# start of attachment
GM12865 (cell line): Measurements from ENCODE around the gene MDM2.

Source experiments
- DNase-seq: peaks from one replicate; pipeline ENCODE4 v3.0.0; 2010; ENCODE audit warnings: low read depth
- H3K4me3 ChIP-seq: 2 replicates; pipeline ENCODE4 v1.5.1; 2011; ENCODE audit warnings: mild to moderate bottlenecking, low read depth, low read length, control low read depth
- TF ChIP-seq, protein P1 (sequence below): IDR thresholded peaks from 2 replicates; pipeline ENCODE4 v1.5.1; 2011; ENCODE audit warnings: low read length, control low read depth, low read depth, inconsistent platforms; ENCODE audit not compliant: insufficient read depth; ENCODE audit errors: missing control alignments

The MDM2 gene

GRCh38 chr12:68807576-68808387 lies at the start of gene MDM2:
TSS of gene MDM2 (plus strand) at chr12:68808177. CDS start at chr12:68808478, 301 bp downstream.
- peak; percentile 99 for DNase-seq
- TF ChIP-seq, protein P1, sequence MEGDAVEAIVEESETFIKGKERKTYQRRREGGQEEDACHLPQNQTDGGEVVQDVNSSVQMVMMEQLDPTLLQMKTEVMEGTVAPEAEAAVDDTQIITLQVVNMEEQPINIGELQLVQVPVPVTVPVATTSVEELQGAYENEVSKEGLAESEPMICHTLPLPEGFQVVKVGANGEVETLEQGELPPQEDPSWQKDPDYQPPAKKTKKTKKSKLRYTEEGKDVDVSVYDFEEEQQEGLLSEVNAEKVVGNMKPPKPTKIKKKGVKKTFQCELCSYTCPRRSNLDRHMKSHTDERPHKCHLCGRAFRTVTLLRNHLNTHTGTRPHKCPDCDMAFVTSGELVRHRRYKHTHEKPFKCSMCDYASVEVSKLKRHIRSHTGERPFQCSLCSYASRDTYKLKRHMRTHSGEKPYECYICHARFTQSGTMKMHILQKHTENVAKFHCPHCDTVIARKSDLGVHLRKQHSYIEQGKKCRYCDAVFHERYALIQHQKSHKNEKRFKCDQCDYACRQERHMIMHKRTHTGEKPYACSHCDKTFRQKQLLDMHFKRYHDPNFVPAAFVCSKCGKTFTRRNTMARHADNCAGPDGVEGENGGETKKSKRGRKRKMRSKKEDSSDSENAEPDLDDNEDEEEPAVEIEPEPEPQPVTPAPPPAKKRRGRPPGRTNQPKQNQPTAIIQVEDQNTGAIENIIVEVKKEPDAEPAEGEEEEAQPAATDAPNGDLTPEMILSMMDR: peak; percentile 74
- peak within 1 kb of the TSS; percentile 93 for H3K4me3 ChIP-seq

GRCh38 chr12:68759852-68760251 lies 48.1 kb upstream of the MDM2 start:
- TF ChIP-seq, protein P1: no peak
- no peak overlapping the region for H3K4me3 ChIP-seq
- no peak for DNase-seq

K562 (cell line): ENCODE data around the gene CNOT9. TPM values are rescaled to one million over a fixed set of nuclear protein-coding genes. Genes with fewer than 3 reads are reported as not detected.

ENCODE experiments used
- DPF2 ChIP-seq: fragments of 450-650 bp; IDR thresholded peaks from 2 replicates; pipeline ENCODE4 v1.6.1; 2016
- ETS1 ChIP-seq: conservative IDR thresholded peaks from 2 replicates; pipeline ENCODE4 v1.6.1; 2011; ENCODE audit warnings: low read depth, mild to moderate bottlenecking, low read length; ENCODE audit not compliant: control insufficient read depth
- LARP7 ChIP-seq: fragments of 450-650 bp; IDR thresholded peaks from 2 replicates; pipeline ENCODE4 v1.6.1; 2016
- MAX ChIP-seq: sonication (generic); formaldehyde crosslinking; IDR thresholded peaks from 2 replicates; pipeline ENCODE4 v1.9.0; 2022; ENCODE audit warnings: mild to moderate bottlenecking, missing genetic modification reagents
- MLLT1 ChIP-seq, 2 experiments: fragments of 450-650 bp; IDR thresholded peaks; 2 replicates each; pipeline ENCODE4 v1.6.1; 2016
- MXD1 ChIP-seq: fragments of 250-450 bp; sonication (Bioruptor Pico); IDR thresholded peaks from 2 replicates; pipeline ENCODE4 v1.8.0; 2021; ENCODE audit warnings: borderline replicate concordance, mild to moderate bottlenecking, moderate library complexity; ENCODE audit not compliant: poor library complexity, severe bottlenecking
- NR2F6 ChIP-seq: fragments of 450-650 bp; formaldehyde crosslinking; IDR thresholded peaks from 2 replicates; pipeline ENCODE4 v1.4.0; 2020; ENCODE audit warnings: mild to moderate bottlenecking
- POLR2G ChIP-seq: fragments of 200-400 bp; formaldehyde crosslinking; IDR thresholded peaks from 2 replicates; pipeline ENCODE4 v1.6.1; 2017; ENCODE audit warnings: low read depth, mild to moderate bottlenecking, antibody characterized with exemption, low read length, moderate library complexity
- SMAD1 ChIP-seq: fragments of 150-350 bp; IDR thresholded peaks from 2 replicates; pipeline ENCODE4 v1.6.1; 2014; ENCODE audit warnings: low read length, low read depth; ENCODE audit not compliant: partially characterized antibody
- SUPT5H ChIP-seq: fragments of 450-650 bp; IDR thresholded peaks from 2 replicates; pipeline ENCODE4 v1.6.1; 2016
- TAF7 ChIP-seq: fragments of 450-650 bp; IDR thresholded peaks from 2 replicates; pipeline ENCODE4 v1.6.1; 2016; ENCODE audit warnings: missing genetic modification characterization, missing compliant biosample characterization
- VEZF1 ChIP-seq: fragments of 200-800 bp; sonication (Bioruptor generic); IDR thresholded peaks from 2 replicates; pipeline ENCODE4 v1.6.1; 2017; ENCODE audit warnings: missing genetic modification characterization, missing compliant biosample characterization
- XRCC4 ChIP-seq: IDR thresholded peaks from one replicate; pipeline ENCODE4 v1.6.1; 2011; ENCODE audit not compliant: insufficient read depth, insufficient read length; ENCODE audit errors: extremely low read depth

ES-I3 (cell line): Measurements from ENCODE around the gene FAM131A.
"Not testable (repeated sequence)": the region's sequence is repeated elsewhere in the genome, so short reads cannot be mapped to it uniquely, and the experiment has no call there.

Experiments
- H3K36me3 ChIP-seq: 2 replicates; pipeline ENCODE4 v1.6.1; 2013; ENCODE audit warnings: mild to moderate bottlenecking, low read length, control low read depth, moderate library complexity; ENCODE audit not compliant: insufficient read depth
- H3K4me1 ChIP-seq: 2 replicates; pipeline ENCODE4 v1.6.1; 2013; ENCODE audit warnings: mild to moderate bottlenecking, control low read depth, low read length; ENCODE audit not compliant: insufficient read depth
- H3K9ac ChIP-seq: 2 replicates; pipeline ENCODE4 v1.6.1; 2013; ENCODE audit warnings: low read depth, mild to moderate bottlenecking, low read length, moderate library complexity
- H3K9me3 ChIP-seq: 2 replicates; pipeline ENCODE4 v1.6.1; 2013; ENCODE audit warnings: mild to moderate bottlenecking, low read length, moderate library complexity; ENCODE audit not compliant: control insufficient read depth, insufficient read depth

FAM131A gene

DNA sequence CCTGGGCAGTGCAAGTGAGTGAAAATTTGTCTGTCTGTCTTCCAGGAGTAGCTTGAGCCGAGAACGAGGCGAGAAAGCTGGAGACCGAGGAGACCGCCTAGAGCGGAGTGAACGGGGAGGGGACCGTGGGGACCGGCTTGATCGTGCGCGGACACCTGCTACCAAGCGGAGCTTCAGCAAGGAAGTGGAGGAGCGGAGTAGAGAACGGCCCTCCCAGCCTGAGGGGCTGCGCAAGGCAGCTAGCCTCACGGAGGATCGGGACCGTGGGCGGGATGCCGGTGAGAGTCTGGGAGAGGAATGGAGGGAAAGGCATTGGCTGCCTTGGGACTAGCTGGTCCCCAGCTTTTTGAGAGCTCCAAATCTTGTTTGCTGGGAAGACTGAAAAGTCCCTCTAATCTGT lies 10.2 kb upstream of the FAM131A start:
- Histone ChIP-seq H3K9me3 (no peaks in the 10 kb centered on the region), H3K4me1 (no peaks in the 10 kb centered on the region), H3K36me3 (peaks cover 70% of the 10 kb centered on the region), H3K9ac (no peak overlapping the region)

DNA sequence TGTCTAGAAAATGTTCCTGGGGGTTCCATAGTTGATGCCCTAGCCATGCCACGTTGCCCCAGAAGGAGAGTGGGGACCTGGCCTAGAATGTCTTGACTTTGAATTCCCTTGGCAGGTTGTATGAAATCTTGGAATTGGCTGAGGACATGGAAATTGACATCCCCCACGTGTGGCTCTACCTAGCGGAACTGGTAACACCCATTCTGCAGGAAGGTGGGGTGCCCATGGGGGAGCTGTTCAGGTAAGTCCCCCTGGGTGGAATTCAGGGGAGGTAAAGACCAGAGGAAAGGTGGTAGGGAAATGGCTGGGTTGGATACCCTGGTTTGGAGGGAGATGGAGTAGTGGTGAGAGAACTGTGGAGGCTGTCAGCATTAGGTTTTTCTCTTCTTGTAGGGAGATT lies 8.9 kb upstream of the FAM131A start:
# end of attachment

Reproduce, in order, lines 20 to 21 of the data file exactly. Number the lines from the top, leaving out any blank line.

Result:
- LARP7 ChIP-seq: fragments of 450-650 bp; IDR thresholded peaks from 2 replicates; pipeline ENCODE4 v1.6.1; 2016
- MAX ChIP-seq: sonication (generic); formaldehyde crosslinking; IDR thresholded peaks from 2 replicates; pipeline ENCODE4 v1.9.0; 2022; ENCODE audit warnings: mild to moderate bottlenecking, missing genetic modification reagents